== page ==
Industry leaders have called on the government to set up a recovery fund after flash floods devastated farms in the Yorkshire Dales.
Dozens of farms are counting the cost after up to 113mm of rain fell in just three hours on 30 July – drowning sheep, destroying dry stone walls and sweeping away bridges, roads and trackways.
Swaledale farmer Matt Barker saw dozens of stone walls destroyed and tonnes of topsoil carried away from fields at Abbey Farm, Ellerton Abbey, Richmond.
“It ran like a river and ended up a mile away – it was unbelievable,” he said.
Hefty clean-up bills
The cost of the flash floods is expected to run into millions of pounds. Many farmers face hefty bills to rebuild walls and remove stones and boulders from fields and grazing land.
One of the worst affected farms is believed to have lost 160 sheep.
Mr Barker was among 30-40 farmers able to meet representatives from the Rural Payments Agency, Natural England and the Environment Agency, alongside farming charities, at an emergency drop-in centre at Leyburn auction mart on Wednesday (7 August).
Local NFU Mutual agent Lindsey-Anne Murfin, who co-ordinated the drop-in centre, said the rural insurer had received almost 200 claims as a result of the flash floods.
“We need to know what will be done, who will do it and who will meet the cost,” she said.
Union leaders are seeking an urgent meeting with Defra minister Thérèse Coffey.
They have urged the government to set up a farm recovery fund and fast-track payments to help affected farmers clear up the mess and get their businesses back on track.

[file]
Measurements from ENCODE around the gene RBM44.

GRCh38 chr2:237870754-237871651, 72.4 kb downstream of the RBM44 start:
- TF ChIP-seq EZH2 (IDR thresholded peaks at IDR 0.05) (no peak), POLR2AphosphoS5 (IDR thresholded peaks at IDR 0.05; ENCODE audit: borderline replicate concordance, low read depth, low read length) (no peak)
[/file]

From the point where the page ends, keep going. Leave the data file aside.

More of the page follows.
Laurie Norris, NFU adviser for the North Riding and County Durham, said: “Defra says it needs evidence of how farmers have been affected, but we need action now.
Farmers’ needs must not be allowed to drop down the importance list.”
Emergency derogations are being sought so that affected farmers are not penalised for being unable to meet their environmental stewardship obligations.
But local business leaders have voiced concern about the impact on the wider rural economy too.
David Kerfoot, chairman of the local enterprise partnership, said the iconic dales landscape of dry stone walls – created by generations of farmers over the centuries – was a unique and distinctive backdrop that attracted millions of tourists – and must not be lost.
A spokesman for Richmond MP Rishi Sunak, who is also chief secretary to the Treasury, said he was liaising with all relevant government ministers to access funding.
Getting the farming community back on its feet was Mr Sunak’s “number one priority”, he said.
How to get help
All affected farmers, both members and non-members, can call the NFU national CallFirst number – 0370 845 8458.
The dedicated CallFirst team is collating details of members and non-members to keep farmers up to date with the latest developments.
Farmers should also:
- Refer to agreement manuals for Force Majeure time limit rules where agri-environment scheme options have been destroyed or are unable to be established.
- Consider contacting the RPA within 15 working days, if you believe you might fall into Force Majeure relating to BPS, greening and cross-compliance.
- Treat any fallen stock with a “business as usual” approach, and local fallen stock disposal companies should be contacted to organise clearance.
- Report damage caused by flooding to footpaths and bridleways by contacting Matt Neale at firstname.lastname@example.org or on 01969 666225.
Helplines for local farmers
- Environment Agency Floodline 0345 988 1188 (24-hour service)
- NFU CallFirst 0370 845 8458 (8am-6pm, Monday to Friday)
- NFU North East Regional Office 01904 451550 (9am-5pm, Monday to Friday)
- Farm Community Network 03000 111 999 or the FCN website
- RABI 0808 281 9490 or the RABI website
- Addington Fund 01926 620135 or the fund’s website (particularly regarding transport of livestock or haulage)
- Source: NFU North East